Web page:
Friday, 3 March 2017

The challenges (and joys) of evaluating babyClear©: a package of support to help pregnant women to stop smoking

Guest post by Sue Jones, Research Associate, Teesside University

A team of Fuse researchers from Newcastle and Teesside Universities published findings from the babyClear© study a few weeks ago and I thought that I’d put finger to keyboard to share with you the challenges and joys of evaluating the roll out of this innovative intervention.

In 2012, I became involved with evaluating babyClear©, a package of support for maternity and stop smoking services, designed to help them to deliver the stop smoking message more effectively to pregnant women. BabyClear© was due to be rolled out regionally across North East England and evaluated throughout, which presented a number of challenges:
  • Challenge 1: different research questions – we wanted to know if this new approach worked and would it help women quit but we knew that this would not be enough; we wanted to understand what influenced those figures, and what healthcare staff need to do to be most effective.
  • Challenge 2: ethical dilemma – ethically we could not deny pregnant women a test like carbon monoxide monitoring that was known to improve outcomes to some degree, so the regional rollout of babyClear© offered a prime opportunity to evaluate the intervention using a natural experiment1.
  • Challenge 3: wide variety of stop smoking delivery models – the extent of austerity measures experienced by the public sector has been far greater than anticipated when the research was envisaged in 2011. At the same time responsibility for delivery of stop smoking services has been moved to local authorities who themselves are under extreme pressure to reduce spending. This has created a wide variety of stop smoking delivery models, all trying to provide a low cost service but with implications for the implementation. For example: babyClear© was designed to be a package that could easily slot into existing services, however it assumed a number of systems were standard when they were not, such as a midwife available at dating scan appointments and a local stop smoking specialist in pregnancy. All those Heinz 57 varieties of stop smoking service delivery models and systems within maternity services, each one different from every other, made it logistically challenging to implement the new pathway, leading to delays of varying lengths in each Trust area.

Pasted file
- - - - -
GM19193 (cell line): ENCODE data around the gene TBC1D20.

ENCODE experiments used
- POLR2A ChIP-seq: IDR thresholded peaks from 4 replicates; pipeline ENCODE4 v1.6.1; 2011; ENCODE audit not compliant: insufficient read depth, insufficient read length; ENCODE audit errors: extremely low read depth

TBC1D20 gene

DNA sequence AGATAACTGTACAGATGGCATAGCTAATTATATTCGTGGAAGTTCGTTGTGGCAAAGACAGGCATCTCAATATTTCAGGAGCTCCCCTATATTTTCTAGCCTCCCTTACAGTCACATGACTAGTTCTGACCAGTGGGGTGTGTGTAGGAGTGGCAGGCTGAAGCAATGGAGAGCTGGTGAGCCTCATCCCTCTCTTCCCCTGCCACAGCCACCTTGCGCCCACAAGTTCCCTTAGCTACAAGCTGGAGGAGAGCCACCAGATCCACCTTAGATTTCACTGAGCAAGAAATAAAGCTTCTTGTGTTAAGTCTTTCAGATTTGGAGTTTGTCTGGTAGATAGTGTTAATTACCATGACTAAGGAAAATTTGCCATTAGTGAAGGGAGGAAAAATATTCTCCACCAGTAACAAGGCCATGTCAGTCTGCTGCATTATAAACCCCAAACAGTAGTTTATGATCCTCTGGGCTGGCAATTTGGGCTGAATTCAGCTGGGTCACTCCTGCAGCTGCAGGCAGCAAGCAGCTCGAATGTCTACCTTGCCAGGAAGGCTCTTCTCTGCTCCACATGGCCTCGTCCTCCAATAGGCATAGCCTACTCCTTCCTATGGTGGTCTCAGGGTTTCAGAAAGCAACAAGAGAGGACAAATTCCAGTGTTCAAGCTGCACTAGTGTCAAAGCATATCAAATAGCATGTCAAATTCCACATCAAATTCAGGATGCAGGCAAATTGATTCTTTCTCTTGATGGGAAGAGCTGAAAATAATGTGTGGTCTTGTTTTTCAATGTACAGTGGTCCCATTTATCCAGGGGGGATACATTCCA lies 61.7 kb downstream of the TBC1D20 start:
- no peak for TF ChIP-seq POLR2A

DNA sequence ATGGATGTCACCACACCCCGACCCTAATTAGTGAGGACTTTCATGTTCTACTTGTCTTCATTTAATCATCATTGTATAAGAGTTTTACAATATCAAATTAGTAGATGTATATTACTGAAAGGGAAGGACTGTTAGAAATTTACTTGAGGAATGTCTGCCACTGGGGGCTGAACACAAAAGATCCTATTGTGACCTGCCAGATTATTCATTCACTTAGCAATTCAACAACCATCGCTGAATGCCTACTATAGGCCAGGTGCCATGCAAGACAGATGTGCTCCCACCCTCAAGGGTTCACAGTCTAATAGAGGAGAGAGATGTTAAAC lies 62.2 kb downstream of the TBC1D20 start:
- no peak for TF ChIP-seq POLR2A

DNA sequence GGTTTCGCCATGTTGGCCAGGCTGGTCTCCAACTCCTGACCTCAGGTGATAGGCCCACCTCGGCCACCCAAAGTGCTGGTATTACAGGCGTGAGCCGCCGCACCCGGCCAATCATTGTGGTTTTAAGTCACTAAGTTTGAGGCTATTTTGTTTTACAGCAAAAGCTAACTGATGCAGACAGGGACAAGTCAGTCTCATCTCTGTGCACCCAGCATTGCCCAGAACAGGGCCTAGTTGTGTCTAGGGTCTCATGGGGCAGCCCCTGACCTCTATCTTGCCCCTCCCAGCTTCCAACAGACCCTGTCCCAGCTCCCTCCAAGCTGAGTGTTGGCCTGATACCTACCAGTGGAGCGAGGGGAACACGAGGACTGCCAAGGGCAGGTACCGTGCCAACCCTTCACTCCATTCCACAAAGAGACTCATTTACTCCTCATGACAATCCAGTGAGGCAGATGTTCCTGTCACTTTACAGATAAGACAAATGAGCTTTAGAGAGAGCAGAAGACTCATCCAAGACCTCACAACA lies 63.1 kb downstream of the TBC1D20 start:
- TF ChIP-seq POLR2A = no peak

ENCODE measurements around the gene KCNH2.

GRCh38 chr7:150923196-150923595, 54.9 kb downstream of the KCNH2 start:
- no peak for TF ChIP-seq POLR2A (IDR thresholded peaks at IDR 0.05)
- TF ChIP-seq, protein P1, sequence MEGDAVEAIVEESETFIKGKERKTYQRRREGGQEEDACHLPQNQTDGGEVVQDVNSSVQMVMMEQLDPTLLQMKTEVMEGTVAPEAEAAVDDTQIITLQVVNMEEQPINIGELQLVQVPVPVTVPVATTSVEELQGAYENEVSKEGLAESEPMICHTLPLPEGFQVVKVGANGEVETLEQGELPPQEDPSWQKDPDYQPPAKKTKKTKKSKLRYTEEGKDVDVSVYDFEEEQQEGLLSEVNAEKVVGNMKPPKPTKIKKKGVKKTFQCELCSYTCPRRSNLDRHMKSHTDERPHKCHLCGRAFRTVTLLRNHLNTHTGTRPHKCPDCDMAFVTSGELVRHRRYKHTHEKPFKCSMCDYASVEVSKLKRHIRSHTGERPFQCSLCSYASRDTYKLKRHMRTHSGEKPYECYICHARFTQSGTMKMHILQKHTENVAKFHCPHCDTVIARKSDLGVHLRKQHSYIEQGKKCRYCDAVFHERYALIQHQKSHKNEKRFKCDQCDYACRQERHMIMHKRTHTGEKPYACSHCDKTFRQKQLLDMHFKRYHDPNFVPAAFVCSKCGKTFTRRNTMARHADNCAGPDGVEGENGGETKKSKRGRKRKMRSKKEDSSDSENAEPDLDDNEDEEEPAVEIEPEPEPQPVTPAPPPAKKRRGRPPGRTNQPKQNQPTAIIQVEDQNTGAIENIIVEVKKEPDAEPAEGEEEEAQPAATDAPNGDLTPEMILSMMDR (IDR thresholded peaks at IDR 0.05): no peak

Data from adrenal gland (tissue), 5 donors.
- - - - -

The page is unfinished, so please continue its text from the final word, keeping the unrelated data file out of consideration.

• Challenge 4: researching within a changing system – due to ongoing changes largely in the delivery of stop smoking services, but also in maternity, and their impact on the implementation of babyClear©, data collection plans had to be re-thought again ... and again ... and again to reflect what was happening out in the real world! 
We were greatly helped in approaching some of these challenges by the publication in 2014 of the Medical Research Council (MRC) Guidance on process evaluation of complex interventions. Using this guidance, we were able to start re-shaping our thinking in terms of how the qualitative data could be used synergistically with the numerical data. We set about strengthening the methodology with a retrospective logic model, weaving contextual data into the mix and with an eye on the mechanisms of impact.

After overcoming these challenges, along came the joys: the findings of our study proved that babyClear© was not only effective but also cost-effective, which was a great achievement in such a short timescale. This new approach, which supported midwives to offer universal carbon monoxide screening and refer pregnant smokers quickly to expert help, nearly doubled quit rates.

The findings highlighted that we could systematically help women to stop smoking in pregnancy which will result in already well-evidenced outcomes such as:
  • Help mothers have babies who are heavier and healthier than if they continued smoking
  • Help more mothers lead healthier lives
  • Help mothers live longer and see their children grow up
  • Help the children to live and run and grow up surrounded by smoke free air; and 
  • Enable them to not be held back by smoking-related poor health
So have a read of our paper, this has the nitty-gritty of the statistical outcomes.

Importantly, soon we hope to be publishing the details about the how, what, when, where, why questions that were the focus of the qualitative process evaluation. Without this it is difficult to know how to implement it elsewhere to best effect and why it works well in one place and not another.

Celebrate our findings with us; if the maternity and stop smoking services are able to use the babyClear© approach to implement best practice/national guidance it can offer the support that is needed so that more women stop smoking during their pregnancy than did before. So keep your eyes peeled for my next blog – which will focus on the findings from the process evaluation.

  1. “A natural experiment is an empirical study in which individuals (or clusters of individuals) exposed to the experimental and control conditions are determined by nature or by other factors outside the control of the investigators, yet the process governing the exposures arguably resembles random assignment”. (Reference:     More info: Craig P, Cooper C, Gunnell D, Haw S, Lawson K, Macintyre S, Ogilvie D, Petticrew M, Reeves B, Sutton M, Thompson S. Using natural experiments to evaluate population health interventions: new Medical Research Council guidance. J epidemiol commun h. 2012 May 10:jech-2011.
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